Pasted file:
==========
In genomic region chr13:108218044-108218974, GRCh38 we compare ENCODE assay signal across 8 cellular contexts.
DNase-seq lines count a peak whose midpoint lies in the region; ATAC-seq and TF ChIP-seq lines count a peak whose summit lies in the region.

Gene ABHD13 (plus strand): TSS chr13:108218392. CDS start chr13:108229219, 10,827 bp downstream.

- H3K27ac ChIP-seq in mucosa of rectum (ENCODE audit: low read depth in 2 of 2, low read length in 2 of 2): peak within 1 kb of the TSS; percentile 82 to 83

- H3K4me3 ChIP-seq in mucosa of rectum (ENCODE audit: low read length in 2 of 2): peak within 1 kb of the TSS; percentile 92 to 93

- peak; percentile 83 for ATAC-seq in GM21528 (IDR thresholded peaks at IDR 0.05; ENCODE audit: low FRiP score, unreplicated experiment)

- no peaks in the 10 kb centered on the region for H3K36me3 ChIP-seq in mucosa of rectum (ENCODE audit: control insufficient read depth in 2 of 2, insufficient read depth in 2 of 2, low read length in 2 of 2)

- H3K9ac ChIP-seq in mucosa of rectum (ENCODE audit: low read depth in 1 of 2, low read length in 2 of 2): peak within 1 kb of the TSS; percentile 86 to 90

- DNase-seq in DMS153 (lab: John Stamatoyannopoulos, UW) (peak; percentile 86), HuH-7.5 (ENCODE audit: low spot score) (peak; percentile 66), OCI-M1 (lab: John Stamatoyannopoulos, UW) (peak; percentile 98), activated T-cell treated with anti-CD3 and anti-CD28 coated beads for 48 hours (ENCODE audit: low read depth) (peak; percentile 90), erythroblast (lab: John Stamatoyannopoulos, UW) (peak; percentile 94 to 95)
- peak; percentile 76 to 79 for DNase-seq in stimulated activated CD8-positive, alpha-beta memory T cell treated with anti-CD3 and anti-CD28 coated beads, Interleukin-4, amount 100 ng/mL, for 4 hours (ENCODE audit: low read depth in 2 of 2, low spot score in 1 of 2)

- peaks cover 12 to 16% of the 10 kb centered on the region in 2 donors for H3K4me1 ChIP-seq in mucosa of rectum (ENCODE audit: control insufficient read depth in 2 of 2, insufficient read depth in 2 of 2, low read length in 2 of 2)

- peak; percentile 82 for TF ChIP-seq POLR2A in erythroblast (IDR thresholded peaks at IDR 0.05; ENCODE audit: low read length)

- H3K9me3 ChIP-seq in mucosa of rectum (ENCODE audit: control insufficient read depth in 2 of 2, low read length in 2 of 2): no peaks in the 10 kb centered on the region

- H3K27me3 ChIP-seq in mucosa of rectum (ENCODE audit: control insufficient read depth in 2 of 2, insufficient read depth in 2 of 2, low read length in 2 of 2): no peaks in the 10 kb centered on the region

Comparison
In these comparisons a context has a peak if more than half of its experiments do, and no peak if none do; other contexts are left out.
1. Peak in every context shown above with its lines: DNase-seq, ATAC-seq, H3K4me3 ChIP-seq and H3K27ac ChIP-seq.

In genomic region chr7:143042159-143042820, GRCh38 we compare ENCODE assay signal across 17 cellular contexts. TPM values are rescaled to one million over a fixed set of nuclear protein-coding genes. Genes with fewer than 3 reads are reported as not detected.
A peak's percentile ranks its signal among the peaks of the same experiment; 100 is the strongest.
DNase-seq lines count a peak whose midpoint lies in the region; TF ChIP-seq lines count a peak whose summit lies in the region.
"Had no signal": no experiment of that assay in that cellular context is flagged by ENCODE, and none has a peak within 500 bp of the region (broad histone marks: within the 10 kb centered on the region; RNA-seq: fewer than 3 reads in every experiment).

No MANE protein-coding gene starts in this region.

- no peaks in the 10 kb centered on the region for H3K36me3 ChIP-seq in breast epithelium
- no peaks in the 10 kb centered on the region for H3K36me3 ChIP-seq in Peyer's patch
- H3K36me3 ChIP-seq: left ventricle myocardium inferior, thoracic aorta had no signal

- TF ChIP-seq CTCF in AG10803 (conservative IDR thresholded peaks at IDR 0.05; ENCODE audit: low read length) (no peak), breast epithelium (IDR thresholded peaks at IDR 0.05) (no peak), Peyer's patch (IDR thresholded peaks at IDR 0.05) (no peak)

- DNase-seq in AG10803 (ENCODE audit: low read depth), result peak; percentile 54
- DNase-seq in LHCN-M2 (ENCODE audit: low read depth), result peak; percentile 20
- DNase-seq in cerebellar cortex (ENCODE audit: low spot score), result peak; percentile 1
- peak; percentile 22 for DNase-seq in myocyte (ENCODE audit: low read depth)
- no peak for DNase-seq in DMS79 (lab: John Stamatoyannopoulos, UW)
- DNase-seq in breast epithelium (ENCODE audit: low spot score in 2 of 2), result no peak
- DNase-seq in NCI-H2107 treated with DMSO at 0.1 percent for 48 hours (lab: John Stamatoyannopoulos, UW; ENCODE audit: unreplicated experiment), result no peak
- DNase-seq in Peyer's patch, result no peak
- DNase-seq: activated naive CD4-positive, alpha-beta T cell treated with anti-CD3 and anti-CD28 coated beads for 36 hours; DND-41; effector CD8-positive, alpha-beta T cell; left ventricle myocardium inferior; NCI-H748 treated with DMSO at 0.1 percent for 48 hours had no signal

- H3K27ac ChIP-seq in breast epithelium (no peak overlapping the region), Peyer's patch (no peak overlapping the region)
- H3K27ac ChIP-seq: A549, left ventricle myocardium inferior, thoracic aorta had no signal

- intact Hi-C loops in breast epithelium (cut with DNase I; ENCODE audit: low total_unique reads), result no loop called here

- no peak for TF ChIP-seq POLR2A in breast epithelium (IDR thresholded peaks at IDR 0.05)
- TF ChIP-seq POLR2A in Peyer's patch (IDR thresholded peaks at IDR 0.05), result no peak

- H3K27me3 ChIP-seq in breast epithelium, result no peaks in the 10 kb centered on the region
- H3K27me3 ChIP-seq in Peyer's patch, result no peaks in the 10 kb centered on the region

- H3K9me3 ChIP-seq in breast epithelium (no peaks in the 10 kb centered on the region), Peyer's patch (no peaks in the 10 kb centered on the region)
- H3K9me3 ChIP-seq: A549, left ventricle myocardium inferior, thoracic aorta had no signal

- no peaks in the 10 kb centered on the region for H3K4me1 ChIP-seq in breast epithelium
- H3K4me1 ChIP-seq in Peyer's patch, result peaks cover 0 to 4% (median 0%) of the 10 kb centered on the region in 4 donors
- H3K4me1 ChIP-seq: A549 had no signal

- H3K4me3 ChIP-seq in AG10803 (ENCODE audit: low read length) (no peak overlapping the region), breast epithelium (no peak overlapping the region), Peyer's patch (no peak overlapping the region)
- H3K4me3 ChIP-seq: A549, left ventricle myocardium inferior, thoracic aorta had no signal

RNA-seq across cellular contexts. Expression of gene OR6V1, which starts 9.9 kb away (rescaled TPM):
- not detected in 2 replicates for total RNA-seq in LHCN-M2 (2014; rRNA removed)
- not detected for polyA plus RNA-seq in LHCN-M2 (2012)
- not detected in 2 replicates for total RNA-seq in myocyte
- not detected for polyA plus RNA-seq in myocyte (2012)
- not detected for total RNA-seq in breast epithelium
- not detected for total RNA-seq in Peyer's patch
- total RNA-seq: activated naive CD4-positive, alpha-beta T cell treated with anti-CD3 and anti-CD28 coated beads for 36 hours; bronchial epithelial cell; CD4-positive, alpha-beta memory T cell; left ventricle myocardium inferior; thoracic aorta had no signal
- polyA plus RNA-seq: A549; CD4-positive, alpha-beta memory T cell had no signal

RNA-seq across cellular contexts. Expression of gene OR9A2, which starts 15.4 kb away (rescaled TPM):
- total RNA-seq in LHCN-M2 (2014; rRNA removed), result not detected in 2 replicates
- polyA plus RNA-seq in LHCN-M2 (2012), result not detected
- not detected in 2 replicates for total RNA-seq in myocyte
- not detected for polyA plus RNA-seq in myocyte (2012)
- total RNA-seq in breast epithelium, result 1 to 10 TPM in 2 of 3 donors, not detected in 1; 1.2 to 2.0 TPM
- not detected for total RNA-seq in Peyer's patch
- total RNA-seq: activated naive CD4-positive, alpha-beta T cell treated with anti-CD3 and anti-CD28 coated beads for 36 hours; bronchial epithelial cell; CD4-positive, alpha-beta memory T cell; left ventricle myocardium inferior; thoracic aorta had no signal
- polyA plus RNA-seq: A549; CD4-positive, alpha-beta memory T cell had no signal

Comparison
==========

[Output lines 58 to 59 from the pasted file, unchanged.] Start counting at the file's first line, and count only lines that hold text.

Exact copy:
- polyA plus RNA-seq: A549; CD4-positive, alpha-beta memory T cell had no signal

RNA-seq across cellular contexts. Expression of gene OR9A2, which starts 15.4 kb away (rescaled TPM):